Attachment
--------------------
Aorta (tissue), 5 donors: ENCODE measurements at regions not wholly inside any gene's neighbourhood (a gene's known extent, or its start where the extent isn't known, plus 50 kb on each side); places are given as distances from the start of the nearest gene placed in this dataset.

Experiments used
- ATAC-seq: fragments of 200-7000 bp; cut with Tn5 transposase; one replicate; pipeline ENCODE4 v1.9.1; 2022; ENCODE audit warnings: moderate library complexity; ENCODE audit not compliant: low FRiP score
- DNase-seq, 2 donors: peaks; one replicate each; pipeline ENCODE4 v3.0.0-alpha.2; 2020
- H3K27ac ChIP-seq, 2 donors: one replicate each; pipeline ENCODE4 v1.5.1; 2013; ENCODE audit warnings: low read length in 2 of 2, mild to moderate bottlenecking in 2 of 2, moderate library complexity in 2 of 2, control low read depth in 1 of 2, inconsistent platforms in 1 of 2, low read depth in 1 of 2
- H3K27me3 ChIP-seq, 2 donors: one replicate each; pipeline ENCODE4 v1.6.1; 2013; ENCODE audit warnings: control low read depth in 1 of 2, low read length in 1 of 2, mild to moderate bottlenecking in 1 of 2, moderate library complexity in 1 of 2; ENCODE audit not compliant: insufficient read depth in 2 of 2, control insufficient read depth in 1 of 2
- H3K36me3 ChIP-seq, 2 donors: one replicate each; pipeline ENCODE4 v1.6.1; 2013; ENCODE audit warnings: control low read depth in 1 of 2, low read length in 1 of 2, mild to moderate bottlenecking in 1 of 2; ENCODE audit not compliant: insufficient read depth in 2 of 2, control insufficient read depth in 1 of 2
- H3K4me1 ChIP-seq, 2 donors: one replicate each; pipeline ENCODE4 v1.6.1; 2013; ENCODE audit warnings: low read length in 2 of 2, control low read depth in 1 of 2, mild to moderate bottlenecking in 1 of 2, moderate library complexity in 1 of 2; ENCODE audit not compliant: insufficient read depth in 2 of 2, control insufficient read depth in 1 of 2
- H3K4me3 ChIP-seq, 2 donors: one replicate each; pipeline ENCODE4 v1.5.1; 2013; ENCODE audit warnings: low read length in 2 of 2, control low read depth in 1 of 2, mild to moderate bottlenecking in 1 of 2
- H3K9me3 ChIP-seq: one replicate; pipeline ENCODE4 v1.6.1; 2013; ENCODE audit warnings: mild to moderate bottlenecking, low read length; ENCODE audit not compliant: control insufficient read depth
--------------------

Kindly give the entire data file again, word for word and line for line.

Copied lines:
Aorta (tissue), 5 donors: ENCODE measurements at regions not wholly inside any gene's neighbourhood (a gene's known extent, or its start where the extent isn't known, plus 50 kb on each side); places are given as distances from the start of the nearest gene placed in this dataset.

Experiments used
- ATAC-seq: fragments of 200-7000 bp; cut with Tn5 transposase; one replicate; pipeline ENCODE4 v1.9.1; 2022; ENCODE audit warnings: moderate library complexity; ENCODE audit not compliant: low FRiP score
- DNase-seq, 2 donors: peaks; one replicate each; pipeline ENCODE4 v3.0.0-alpha.2; 2020
- H3K27ac ChIP-seq, 2 donors: one replicate each; pipeline ENCODE4 v1.5.1; 2013; ENCODE audit warnings: low read length in 2 of 2, mild to moderate bottlenecking in 2 of 2, moderate library complexity in 2 of 2, control low read depth in 1 of 2, inconsistent platforms in 1 of 2, low read depth in 1 of 2
- H3K27me3 ChIP-seq, 2 donors: one replicate each; pipeline ENCODE4 v1.6.1; 2013; ENCODE audit warnings: control low read depth in 1 of 2, low read length in 1 of 2, mild to moderate bottlenecking in 1 of 2, moderate library complexity in 1 of 2; ENCODE audit not compliant: insufficient read depth in 2 of 2, control insufficient read depth in 1 of 2
- H3K36me3 ChIP-seq, 2 donors: one replicate each; pipeline ENCODE4 v1.6.1; 2013; ENCODE audit warnings: control low read depth in 1 of 2, low read length in 1 of 2, mild to moderate bottlenecking in 1 of 2; ENCODE audit not compliant: insufficient read depth in 2 of 2, control insufficient read depth in 1 of 2
- H3K4me1 ChIP-seq, 2 donors: one replicate each; pipeline ENCODE4 v1.6.1; 2013; ENCODE audit warnings: low read length in 2 of 2, control low read depth in 1 of 2, mild to moderate bottlenecking in 1 of 2, moderate library complexity in 1 of 2; ENCODE audit not compliant: insufficient read depth in 2 of 2, control insufficient read depth in 1 of 2
- H3K4me3 ChIP-seq, 2 donors: one replicate each; pipeline ENCODE4 v1.5.1; 2013; ENCODE audit warnings: low read length in 2 of 2, control low read depth in 1 of 2, mild to moderate bottlenecking in 1 of 2
- H3K9me3 ChIP-seq: one replicate; pipeline ENCODE4 v1.6.1; 2013; ENCODE audit warnings: mild to moderate bottlenecking, low read length; ENCODE audit not compliant: control insufficient read depth